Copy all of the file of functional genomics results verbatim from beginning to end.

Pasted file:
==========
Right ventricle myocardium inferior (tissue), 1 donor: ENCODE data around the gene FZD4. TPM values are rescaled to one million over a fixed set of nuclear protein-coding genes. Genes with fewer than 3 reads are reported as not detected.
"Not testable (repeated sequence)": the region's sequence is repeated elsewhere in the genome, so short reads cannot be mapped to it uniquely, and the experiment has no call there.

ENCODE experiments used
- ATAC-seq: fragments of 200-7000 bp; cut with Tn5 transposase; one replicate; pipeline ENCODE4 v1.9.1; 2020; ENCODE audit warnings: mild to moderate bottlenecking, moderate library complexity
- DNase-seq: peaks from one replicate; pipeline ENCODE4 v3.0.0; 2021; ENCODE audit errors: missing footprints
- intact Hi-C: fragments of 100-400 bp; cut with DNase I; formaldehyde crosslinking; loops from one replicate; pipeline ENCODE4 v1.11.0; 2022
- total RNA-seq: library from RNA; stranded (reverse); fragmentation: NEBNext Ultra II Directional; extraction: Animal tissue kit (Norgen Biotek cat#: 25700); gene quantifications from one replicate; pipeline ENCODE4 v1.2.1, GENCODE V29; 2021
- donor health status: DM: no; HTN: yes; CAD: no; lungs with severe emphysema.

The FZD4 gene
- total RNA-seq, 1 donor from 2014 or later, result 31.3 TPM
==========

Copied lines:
Right ventricle myocardium inferior (tissue), 1 donor: ENCODE data around the gene FZD4. TPM values are rescaled to one million over a fixed set of nuclear protein-coding genes. Genes with fewer than 3 reads are reported as not detected.
"Not testable (repeated sequence)": the region's sequence is repeated elsewhere in the genome, so short reads cannot be mapped to it uniquely, and the experiment has no call there.

ENCODE experiments used
- ATAC-seq: fragments of 200-7000 bp; cut with Tn5 transposase; one replicate; pipeline ENCODE4 v1.9.1; 2020; ENCODE audit warnings: mild to moderate bottlenecking, moderate library complexity
- DNase-seq: peaks from one replicate; pipeline ENCODE4 v3.0.0; 2021; ENCODE audit errors: missing footprints
- intact Hi-C: fragments of 100-400 bp; cut with DNase I; formaldehyde crosslinking; loops from one replicate; pipeline ENCODE4 v1.11.0; 2022
- total RNA-seq: library from RNA; stranded (reverse); fragmentation: NEBNext Ultra II Directional; extraction: Animal tissue kit (Norgen Biotek cat#: 25700); gene quantifications from one replicate; pipeline ENCODE4 v1.2.1, GENCODE V29; 2021
- donor health status: DM: no; HTN: yes; CAD: no; lungs with severe emphysema.

The FZD4 gene
- total RNA-seq, 1 donor from 2014 or later, result 31.3 TPM